Bed Bug Prevention and Control Tips

Top tips for prevention and control of bed bugs include the following:

  • Inspecting any second-hand items very carefully before purchase, especially suitcases, furniture, curtains, and clothing.
  • Enclosing your boxspring, pillows, and mattress—possible even with your air mattress—in protective coverings. This best-selling twin-sized mattress encasement by Utopia Bedding might be a good start for you (Source). For a queen-size, the highly touted zippered and hypoallergenic Linenspa cover may prove useful (Source).
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  • Thin, quiet waterproof barrier protects all 6 sides of the mattress from fluids and spills vinyl free materials are safe for kids
  • Keeping bedrooms as clear of clutter as you can.
  • Vigilantly vacuuming your home or living space. Bag up and seal any vacuum debris tightly and throw it outside immediately.
  • Considering door sweeps and sealing crevices around baseboards, light sockets, etc., to discourage bugs from crawling through pipes, insulation, or wall voids (EPA)—for multifamily settings especially.
  • Inspecting your hotel room or living area during travel, including the luggage rack in the room, underneath cushions, and the sleeping area itself.
  • Using extremely high temperatures to “cook the bugs” if they are confirmed in your home. “Heat infested articles (e.g., furniture, luggage, other items that can’t go in a clothes dryer) and/or areas (i.e., a room in a house or apartment, or a whole house) to at least 120ºF (approx. 49ºC) for 90 minutes to ensure that eggs are killed” (EPA). If you live in an apartment, condo, etc., your landlord or property manager should typically be involved in this process—they might even be on the hook for any costs.
  • DISPOSAL: Responsibly marking “bed bugs” in spray paint and discarding (completely disassembled, if possible) any unsaveable furniture, luggage, or clothing.
  • Considering Integrated Pest Management (IPM), the gold standard for treating bed bug infestation, if the aforementioned do-it-yourself methods or these (EPA Do-It-Yourself bed bug control and prevention) do not help.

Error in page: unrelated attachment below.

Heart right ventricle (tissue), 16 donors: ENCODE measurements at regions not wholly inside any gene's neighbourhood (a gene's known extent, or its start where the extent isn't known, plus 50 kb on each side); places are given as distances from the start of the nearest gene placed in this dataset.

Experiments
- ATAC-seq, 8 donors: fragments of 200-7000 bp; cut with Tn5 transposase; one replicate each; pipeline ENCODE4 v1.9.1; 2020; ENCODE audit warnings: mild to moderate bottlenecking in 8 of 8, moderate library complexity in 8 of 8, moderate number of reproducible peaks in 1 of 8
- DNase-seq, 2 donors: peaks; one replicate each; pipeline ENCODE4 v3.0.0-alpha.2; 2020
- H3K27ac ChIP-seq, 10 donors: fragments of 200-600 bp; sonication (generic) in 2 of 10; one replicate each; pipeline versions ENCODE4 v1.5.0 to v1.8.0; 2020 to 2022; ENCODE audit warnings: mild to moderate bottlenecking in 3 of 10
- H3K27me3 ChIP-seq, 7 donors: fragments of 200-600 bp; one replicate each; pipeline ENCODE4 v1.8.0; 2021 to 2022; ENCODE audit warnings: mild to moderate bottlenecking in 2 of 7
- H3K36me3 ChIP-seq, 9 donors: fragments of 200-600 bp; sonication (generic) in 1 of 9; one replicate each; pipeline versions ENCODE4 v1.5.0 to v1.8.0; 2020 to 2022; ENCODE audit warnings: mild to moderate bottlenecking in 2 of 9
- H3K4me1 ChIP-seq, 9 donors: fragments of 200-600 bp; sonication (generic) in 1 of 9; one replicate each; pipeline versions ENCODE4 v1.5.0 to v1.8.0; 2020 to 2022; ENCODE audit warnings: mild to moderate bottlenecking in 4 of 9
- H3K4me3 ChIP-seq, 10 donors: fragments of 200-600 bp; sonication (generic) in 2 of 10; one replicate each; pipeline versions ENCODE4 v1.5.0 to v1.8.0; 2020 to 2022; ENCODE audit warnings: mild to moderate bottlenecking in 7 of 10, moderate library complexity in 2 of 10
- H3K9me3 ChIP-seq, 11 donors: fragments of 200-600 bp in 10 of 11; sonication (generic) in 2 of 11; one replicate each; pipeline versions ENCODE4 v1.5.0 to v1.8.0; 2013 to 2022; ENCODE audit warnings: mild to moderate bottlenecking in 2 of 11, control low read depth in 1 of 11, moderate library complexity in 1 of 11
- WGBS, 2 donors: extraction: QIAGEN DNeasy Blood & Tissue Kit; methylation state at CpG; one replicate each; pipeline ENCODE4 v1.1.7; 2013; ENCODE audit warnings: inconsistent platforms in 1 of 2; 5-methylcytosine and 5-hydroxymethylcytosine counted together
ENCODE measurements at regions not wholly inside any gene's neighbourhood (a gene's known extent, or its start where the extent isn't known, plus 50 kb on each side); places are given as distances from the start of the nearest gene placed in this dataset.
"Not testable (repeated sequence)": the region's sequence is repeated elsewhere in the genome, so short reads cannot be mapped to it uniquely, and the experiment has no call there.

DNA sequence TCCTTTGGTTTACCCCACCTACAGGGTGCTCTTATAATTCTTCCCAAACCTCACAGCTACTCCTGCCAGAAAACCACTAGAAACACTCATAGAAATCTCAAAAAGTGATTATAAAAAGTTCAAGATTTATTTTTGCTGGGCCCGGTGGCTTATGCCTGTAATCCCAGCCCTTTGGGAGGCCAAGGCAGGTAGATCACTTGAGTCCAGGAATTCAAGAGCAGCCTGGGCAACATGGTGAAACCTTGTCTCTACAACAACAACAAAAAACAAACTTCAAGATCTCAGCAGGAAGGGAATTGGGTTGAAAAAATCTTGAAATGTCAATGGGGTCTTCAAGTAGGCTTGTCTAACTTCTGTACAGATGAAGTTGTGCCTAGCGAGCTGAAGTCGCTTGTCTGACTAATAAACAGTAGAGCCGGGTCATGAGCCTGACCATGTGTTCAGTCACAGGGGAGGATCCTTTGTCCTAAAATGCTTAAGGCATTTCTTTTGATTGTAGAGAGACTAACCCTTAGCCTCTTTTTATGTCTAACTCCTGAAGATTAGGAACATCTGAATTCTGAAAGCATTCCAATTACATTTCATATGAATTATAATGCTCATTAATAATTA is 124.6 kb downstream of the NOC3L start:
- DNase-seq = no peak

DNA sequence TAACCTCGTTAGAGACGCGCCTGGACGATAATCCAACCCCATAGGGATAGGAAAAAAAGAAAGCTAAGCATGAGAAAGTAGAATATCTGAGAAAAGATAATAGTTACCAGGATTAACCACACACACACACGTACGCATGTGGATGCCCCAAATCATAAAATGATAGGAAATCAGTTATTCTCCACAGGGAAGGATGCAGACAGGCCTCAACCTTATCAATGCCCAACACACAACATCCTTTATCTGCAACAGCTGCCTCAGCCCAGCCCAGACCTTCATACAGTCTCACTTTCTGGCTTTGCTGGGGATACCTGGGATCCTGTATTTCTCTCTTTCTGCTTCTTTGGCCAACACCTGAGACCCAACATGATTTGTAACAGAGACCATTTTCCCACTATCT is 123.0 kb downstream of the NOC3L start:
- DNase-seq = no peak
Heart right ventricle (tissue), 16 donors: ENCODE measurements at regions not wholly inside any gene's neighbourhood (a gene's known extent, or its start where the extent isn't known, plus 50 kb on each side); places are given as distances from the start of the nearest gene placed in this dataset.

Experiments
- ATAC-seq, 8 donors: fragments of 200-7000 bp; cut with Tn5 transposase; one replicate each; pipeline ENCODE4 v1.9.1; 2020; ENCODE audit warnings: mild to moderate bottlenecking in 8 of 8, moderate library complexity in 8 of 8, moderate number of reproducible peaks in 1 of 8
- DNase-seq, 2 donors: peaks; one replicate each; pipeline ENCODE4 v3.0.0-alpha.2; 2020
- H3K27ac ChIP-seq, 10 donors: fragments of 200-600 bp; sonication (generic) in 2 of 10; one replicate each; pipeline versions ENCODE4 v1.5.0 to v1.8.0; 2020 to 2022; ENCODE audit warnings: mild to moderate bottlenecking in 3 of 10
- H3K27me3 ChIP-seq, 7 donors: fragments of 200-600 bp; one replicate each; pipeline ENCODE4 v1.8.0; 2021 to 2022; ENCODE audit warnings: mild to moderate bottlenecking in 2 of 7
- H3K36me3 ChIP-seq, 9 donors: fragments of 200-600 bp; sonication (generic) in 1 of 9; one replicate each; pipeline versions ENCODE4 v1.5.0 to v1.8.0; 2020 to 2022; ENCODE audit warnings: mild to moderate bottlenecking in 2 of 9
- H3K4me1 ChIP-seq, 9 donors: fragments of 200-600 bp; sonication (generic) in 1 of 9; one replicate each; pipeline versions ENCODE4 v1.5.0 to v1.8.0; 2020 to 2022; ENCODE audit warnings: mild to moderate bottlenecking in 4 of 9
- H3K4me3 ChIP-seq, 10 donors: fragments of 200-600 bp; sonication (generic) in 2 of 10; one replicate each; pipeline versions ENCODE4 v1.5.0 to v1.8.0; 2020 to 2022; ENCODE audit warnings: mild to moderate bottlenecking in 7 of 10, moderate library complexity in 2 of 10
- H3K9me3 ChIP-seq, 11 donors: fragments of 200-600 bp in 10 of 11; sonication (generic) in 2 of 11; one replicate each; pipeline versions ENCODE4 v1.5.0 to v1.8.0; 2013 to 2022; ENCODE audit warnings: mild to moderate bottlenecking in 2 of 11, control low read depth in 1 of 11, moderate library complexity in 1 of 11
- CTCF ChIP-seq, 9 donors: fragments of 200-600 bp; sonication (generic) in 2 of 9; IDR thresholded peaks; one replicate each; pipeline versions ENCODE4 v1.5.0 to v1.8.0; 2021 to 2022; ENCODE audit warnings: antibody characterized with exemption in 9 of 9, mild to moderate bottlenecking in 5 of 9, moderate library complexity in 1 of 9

• Use do-it-yourself foggers only with extreme care!

Summary

If you find a bed bug or evidence thereof, try not to beat yourself up about it. We have evidence of these hardy bugs pestering humans as far back as 4 millennia ago, and our pesticides are starting to fail in their kill ratio.

Chances are good that if you’re using a temporary air mattress, bed bugs are going to have a harder time clinging to and finding hiding spots in the vinyl, PVC, or possibly rubber or rubber-like material. If you encase that mattress and your pillows, then it will go even farther toward preventing them.

Keeping these bugs at bay—and eradicating them once present—can be difficult, but taking proactive steps to prevent, inspect for, and then treat them as needed will help you sleep tight by literally not letting the bed bugs bite.

Sweet dreams, best wishes, and thank you for reading us!

Author:

  • Leigh Smith is a former English major and daily news copyeditor. She has edited or proofread hundreds of medical journal articles in dentistry, radiology, neurology, et al--or edited/proofread college-level texts in medical coding, nursing, and child death including from SIDS. When not writing or editing, she focuses on coffee and sweets, family, Indian food, jogging, infectious diseases, and collecting rocks (not in order of preference). Find her on rare occasions blogging at Leigh's Wordsmithery or tweeting at @1WomanWordsmith.

Leigh Smith

Leigh Smith is a former English major and daily news copyeditor. She has edited or proofread hundreds of medical journal articles in dentistry, radiology, neurology, et al--or edited/proofread college-level texts in medical coding, nursing, and child death including from SIDS. When not writing or editing, she focuses on coffee and sweets, family, Indian food, jogging, infectious diseases, and collecting rocks (not in order of preference). Find her on rare occasions blogging at Leigh's Wordsmithery or tweeting at @1WomanWordsmith.